Petitioning Webster on Monday

I met with a new shrink on Thursday.  She asked what my mood has been like.  I responded, “meh”.  Without skipping a beat she said, “I’m not sure how to spell that, can you give me another word?”

So, she speaks sarcasm.  A good sign?

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So far,

So good.  I’ve set some small goals for myself and have managed to stick to them. Situps and pushups each day. Painting each day.  Just added “exfoliate” each day. I know that may seem silly, but it helps me to feel better when I look in the mirror.

I’m REALLY pleased with my painting efforts.  Not that I’m creating masterpieces, but that I’m actually just painting.  I have a tendency to avoid trying things I have not fully mastered, at least in the creative fields.  If that makes any sense.  Like I expect to be a full-blown master at something the first time I try it.

This is not the case with less creative endeavors, like I’d find in the safe confines of cubicle hell.  It took me a while, but I eventually became quite confident in my abilities as an administrative assistant, even though I loathed the job. I came to understand that I was viewed by my co-workers as one of the best, if not the best, admins in the office.  I had a professional demeanor and was technically much more than proficient.  This was due to my natural curiosity, and unwillingness to let a challenge go.  If I didn’t know how to do something on the computer, I figured out how.  I ended up sometimes irritated with others who would come to me for help, having not even bothered to hit the F1 key first, which is how *I* initially learned. Google is for everyone, people.

I suppose it’s ridiculous to not approach art the same way.  I would have been mortified to be so lazy as to give up the first time I tried, and failed, to accomplish something on the computer as part of my job. It was a point of pride to me to teach myself.  So why am I so impatient about my art? Maybe I’m hung up on the notion of, you either have talent or you don’t, as if every painter I admire just picked up a brush one day and ‘BAM’, “In Blue” is born.  It takes time, and I’ll never get better if I don’t work at it.

In Blue, by Wassily Kandinsky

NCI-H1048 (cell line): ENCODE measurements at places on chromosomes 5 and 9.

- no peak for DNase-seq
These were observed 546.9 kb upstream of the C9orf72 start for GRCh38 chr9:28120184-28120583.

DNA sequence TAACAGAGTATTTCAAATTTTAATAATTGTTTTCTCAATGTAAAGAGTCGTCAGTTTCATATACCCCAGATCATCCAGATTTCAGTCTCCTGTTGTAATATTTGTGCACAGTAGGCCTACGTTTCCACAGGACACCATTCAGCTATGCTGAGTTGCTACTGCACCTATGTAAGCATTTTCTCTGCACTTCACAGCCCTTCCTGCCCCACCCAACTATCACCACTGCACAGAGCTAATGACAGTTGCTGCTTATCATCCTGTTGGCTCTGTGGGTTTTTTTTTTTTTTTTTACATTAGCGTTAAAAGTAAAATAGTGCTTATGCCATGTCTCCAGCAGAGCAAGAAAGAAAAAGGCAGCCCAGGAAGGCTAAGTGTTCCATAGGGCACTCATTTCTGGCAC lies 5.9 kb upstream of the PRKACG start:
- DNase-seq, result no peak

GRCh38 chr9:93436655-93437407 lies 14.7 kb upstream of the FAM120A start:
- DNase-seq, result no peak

In Blue, by Wassily Kandinsky

Waiting, by Audra Arr

 

Drunk on D

I admit, since moving to Texas, I’ve struggled with my depression like never before.  One would think that things would be getting better….I no longer have to work in cubicle hell, I’m able to stay home and homeschool our daughter, like hubs and I always talked about.  I can devote hours and hours to things I care about, like my drawings, and the garden I planted.  Yet I find myself so deeply depressed some days, I can barely get out of bed.  The good news is, at 6 1/2 years old, my daughter is old enough to feed herself with the fruit and vegetables we always have around, and she entertains herself with reading, playing with legos, computer games, etc. The bad news is, she’s 6 1/2 years old….old enough to see my struggles and to know something is wrong.  It breaks my heart when she approaches me and gives me a comforting pat on the arm.  

My life took a seriously craptacular turn when *I* was six, and the events of that time and the years that followed left me with a seriously weak foundation from which I’ve done nothing significant with my life.  I’m filled with self-loathing and regret.  One of my biggest motivations, one of my ONLY motivations right now, is to help my daughter build a better foundation for her future than the one I had.

Towards that end, I’m on yet another new medication, but I’ve really come to believe something I read some months ago.  Depression could be less about a “chemical imbalance” and more honestly just our body’s reaction to being fundamentally unhappy.  So many of us are unhappy, often about things we seriously have a right to be unhappy about, but we take these pills to numb that unhappiness and make life liveable.  Then we say things like “depression lies”.  Well, yeah, sometimes it does, but sometimes, isn’t it spot on?  Depression tells me, “you’re a failure”.  My husband argues with this, as would many who love me, but, really, haven’t I failed to meet most if not all of the goals I’ve set for myself over the years?  Yeah, I’ve done some neat, even terrific things. I went to Paris, by myself, not speaking the language, and had a fabulous time.  Still my favorite memories/actions.  I’ve managed to keep from drinking alcohol for coming up on nine years.  I’ve been cigarette/nicotine free for over ten years.  I’ve got a husband who loves me, and an adorable and smart daughter.  But there’s still something missing.  Something very big.  And it often sits on my chest like that elephant in the COPD commercials.  I’m “happy” when I work on my artwork, but otherwise, life seems a bust to me.  I’m fortunately still able to laugh on occasion, but most days I’m operating on auto-pilot.